Tag: trust

withdrawing the invisible glue?

The Hive, by Graham Sutherland. I don’t have copyright of the picture, but I do own this print at home and this picture is taken by me.

I appreciate being invited to sign the open letter that the University of Edinburgh professors are sending to the Principal. The UCU and USS are not exclusive to lecturers.  I also appreciate the effort my local UCU leadership made in talking with me about lecture recording policy in the run up to this industrial action. I also appreciate the support of my good friends who work in and around NUS Scotland who give me sage advice as I try to navigate the journey of being senior management and union member.

There’s an article in the THES today ‘USS strike: why aren’t more administrative staff on picket lines?’  It’s a good question. The article says some nice things about us like:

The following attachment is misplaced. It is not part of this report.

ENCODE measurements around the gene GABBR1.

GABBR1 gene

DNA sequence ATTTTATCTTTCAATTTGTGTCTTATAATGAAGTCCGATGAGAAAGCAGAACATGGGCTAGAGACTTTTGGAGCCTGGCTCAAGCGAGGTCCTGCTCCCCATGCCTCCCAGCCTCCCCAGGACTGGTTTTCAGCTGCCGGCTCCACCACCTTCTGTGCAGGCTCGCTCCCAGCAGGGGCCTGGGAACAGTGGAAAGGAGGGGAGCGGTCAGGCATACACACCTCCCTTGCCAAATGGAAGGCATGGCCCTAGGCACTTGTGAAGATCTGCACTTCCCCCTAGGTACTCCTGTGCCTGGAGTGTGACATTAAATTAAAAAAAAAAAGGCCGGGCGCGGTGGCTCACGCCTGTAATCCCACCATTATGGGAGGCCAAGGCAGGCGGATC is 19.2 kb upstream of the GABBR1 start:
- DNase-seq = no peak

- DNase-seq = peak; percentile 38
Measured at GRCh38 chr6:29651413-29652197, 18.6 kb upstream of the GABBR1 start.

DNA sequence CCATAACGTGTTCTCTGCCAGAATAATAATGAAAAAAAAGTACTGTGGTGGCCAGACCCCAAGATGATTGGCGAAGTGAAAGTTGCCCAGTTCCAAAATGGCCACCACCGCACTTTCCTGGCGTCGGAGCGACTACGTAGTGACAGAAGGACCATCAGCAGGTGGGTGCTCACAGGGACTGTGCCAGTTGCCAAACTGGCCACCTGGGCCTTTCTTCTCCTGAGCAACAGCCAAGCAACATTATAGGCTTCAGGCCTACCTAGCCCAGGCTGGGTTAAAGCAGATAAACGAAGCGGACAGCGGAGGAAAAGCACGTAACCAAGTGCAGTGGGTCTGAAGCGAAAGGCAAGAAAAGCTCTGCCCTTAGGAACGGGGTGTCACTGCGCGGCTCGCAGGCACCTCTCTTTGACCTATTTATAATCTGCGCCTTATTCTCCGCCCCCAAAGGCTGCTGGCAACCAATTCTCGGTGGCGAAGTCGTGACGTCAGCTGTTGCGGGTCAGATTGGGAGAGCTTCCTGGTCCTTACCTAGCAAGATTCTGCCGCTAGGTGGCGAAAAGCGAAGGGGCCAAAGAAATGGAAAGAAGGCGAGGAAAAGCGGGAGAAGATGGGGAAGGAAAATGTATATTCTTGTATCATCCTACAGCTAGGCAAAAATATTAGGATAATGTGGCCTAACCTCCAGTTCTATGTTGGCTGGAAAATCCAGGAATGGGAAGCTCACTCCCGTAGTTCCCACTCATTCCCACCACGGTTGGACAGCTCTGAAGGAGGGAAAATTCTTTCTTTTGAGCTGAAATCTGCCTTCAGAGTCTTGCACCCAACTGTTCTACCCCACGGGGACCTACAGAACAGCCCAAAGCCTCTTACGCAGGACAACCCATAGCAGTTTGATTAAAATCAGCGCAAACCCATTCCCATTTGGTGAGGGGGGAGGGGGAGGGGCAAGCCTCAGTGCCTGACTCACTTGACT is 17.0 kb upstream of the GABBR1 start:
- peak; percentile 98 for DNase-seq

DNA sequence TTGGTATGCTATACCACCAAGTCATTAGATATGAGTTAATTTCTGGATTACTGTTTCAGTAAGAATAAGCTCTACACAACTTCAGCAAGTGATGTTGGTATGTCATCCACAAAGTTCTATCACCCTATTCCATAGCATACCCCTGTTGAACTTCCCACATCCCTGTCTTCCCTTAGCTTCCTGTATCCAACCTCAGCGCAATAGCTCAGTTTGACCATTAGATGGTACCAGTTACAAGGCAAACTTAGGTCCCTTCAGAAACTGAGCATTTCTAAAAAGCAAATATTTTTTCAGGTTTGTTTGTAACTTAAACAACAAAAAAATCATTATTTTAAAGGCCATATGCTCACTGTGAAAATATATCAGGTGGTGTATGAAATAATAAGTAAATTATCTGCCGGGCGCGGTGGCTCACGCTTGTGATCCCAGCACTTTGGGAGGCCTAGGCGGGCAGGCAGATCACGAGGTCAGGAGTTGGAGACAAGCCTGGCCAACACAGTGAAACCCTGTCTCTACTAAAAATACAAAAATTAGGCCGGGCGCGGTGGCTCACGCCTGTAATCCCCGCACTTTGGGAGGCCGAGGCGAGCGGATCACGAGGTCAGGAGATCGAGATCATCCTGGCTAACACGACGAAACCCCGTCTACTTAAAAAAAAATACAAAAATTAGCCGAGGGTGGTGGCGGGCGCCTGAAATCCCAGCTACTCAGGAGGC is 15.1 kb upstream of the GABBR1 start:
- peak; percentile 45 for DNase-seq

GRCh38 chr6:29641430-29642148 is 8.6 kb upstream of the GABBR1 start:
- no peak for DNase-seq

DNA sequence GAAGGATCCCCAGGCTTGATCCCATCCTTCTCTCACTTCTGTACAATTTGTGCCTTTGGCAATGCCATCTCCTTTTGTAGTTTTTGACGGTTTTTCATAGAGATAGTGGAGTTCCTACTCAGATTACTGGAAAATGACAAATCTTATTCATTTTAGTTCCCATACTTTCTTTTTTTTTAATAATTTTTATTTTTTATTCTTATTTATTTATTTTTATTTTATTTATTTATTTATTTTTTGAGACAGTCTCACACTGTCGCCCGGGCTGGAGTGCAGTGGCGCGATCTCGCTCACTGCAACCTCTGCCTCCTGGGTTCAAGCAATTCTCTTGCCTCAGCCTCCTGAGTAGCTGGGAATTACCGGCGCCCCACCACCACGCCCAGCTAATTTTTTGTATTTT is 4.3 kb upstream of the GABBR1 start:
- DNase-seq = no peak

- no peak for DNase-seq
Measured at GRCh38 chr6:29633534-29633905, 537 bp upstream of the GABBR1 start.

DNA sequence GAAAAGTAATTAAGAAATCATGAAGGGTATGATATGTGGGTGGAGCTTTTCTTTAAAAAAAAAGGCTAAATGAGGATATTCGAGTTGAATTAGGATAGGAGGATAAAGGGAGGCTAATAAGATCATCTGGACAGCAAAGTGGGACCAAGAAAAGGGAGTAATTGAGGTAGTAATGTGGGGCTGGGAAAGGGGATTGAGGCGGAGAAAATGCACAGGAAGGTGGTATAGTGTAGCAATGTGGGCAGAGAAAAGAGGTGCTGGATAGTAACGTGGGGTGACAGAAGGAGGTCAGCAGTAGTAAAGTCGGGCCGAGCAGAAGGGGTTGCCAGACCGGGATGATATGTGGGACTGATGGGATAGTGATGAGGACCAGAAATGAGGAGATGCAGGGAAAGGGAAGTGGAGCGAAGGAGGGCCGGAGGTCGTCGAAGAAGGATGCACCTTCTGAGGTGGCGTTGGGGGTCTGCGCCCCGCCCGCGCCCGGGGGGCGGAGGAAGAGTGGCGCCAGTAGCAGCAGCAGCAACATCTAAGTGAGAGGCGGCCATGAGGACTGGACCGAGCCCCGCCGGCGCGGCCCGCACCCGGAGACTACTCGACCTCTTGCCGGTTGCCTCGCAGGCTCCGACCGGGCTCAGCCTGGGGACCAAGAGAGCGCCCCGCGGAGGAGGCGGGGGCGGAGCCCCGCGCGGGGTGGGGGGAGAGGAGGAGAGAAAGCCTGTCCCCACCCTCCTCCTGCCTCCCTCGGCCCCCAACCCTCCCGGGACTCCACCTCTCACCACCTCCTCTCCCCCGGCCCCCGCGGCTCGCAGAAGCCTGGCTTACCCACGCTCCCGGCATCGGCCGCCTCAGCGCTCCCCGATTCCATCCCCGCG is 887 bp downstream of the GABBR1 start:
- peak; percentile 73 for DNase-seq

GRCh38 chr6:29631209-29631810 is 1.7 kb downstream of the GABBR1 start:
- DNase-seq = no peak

‘Academic-related, professional, technical and support staff are the invisible glue holding a university together and providing essential services to maintain the day-to-day running of complex institutions.’ and ‘While we all collectively work towards excellence in teaching and research, it can sometimes feel like a thankless task. Too often, administrators are blamed when things go wrong but are rarely praised when things go well. And too often they are overlooked in conversations that directly affect them.’

It suggests that there is a conversation UCU need to be having.  I think there are other conversations to be had more generally. There are conversations to be had between academic and academic-related staff, and there are conversations academic-related staff need to be having with each other*.

As a woman who has spent her entire career offering technology to lecturers who are then very rude about it, and setting her face to look interested as yet another colleague explains to her about the panopticon, I am quite looking forward to having a decent pension.